Epidemiology data have revealed a higher prevalence of nodular goiters in women than men in both iodine-sufficient and iodine-deficient areas. Increased prevalence of thyroid nodules has also been reported in women with higher gravidity. However, the association between pregnancy and thyroid nodule formation has never been studied. The aim of our study was to evaluate the incidence of thyroid nodules during pregnancy and determine whether pregnancy will induce thyroid nodule formation. Two hundred twenty-one healthy southern Chinese women in the first trimester of their pregnancy were studied prospectively. Thyroid ultrasonography, thyroid function tests, and urinary iodine excretion were measured at first, second, and third trimesters of pregnancy as well as 6 wk and 3 months postpartum. Thyroid nodules (>2 mm in any dimension on ultrasonography) were detected in 34 (15.3%) subjects at first trimester, with 12 (5.4%) subjects having more than one nodule. Eight subjects had clinically palpable nodules. Women with thyroid nodules were older (P < 0.01) and had higher gravidity (P < 0.02) than those women without thyroid nodules. The volume of the single/dominant nodules increased from 60 (14--344) mm(3), median (interquartile range) at first trimester to 65 (26-472) mm(3) at third trimester (P < 0.02). These nodules remained enlarged at 103 (25-461) mm(3) 6 wk postpartum (P < 0.005) and 73 (22-344) mm(3) at 3 months postpartum (P < 0.05). Patients with thyroid nodules had lower serum TSH values (P < 0.03) and higher Tg levels (P < 0.05) throughout pregnancy. Appearance of new nodules was detected in 25 (11.3%) women as pregnancy advanced so that by 3 months postpartum, the incidence of thyroid nodular disease was 24.4% (P < 0.02 vs. first trimester). Compared with those with no detectable nodules throughout pregnancy, subjects with new nodule formation had higher urinary iodine excretion from second trimester onward (P all < 0.05). However, no difference could be detected in their TSH and Tg levels throughout pregnancy. Fine-needle aspiration on nodules greater than 5 mm in any dimension after delivery (n = 21) confirmed the majority having histological features consistent with nodular hyperplasia. No thyroid malignancy was detected. In conclusion, pregnancy is associated with an increase in the size of preexisting thyroid nodules as well as new thyroid nodule formation. This may predispose to multinodular goiter in later life.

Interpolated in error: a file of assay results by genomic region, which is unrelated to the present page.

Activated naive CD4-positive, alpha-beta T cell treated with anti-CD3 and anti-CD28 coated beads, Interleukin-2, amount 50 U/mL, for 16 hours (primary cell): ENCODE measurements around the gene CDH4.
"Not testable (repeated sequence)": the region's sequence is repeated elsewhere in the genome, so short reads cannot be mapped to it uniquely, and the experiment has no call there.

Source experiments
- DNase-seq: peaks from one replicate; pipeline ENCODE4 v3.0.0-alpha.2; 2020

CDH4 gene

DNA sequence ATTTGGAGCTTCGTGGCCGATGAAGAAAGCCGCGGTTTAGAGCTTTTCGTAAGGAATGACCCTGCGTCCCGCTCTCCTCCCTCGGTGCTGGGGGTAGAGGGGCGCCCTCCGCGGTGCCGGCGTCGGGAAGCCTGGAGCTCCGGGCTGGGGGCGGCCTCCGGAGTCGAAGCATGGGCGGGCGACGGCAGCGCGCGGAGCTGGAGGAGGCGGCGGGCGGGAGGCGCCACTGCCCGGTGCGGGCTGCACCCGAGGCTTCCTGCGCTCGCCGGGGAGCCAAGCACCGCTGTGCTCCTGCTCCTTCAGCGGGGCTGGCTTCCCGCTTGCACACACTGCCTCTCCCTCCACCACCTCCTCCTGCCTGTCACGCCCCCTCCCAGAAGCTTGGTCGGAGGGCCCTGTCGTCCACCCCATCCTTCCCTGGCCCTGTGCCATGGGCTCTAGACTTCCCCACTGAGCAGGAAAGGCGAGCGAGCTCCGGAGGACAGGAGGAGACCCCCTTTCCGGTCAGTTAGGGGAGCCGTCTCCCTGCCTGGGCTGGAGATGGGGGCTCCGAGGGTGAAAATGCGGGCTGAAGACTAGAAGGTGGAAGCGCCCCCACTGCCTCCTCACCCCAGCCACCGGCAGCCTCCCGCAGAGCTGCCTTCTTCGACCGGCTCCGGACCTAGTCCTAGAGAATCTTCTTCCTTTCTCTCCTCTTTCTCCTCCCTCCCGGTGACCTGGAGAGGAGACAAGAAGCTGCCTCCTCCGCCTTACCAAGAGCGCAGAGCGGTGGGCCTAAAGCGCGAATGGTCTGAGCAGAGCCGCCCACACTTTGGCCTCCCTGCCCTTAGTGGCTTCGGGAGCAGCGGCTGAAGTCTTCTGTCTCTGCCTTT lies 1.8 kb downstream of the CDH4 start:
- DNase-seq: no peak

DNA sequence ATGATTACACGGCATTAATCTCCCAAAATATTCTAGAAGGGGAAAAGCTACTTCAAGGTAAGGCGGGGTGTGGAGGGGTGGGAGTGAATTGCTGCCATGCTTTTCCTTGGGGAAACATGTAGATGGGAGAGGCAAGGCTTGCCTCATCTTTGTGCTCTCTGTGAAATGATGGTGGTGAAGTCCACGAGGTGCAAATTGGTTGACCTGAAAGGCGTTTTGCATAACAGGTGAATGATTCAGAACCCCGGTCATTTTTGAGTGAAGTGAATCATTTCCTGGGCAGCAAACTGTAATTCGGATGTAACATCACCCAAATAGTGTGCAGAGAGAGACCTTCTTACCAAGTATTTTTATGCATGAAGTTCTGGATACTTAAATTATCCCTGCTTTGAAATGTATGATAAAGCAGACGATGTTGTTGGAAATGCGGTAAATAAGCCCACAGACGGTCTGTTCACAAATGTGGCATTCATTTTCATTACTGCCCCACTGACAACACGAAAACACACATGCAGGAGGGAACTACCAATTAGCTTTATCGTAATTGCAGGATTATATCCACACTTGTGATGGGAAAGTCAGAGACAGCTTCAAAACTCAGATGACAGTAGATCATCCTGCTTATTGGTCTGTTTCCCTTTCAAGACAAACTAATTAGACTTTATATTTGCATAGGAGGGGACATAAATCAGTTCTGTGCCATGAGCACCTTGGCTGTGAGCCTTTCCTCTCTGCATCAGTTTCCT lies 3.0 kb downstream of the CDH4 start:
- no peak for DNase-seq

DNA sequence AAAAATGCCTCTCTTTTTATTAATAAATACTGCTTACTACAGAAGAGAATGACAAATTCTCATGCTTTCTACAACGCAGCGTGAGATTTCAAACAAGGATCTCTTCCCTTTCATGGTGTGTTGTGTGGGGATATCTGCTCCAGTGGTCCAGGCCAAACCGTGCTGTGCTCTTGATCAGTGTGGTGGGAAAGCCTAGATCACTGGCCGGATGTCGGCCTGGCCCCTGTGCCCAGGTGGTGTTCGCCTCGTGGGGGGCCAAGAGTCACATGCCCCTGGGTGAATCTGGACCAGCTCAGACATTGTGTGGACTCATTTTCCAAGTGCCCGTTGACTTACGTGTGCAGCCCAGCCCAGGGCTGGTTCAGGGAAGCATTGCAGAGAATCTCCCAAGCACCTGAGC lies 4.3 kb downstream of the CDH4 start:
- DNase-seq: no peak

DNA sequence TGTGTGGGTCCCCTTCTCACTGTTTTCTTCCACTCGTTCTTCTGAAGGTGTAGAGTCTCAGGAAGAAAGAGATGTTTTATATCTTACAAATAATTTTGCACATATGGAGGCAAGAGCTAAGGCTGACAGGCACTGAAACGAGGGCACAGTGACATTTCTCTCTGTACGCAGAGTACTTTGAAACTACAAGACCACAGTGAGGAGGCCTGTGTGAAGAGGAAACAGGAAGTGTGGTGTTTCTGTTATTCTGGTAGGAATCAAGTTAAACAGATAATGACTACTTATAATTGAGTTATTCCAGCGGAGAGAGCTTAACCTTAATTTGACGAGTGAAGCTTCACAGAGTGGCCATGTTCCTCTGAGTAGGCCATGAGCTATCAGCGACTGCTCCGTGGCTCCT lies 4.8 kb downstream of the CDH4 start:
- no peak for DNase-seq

Author and article information

                Endocrinol Diabetes Metab Case Rep
                Endocrinol Diabetes Metab Case Rep
                Endocrinology, Diabetes & Metabolism Case Reports
                Bioscientifica Ltd (Bristol )
                02 December 2016
                : 2016
                : 16-0071
                [1 ]Departments of Endocrinology and Diabetes
                [2 ]Maternity and Gynaecology , John Hunter Hospital, Newcastle, New South Wales, Australia
                [3 ]Department of Nuclear Medicine & PET , Hunter New England Imaging, John Hunter and Calvary Mater Hospital, Newcastle, New South Wales, Australia
                [4 ]Schools of Medicine and Public Health
                [5 ]Health Sciences , University of Newcastle, Newcastle, New South Wales, Australia
                Author notes
                Correspondence should be addressed to C Rowe; Email: Christopher.Rowe@ 123456hnehealth.nsw.gov.au
                This is an Open Access article distributed under a Creative Commons Attribution-NonCommercial-NoDerivs 3.0 Unported License.

                This work is licensed under a Creative Commons Attribution-NonCommercial-NoDerivs 3.0 Unported License.

                : 4 October 2016
                : 17 November 2016
                Insight into Disease Pathogenesis or Mechanism of Therapy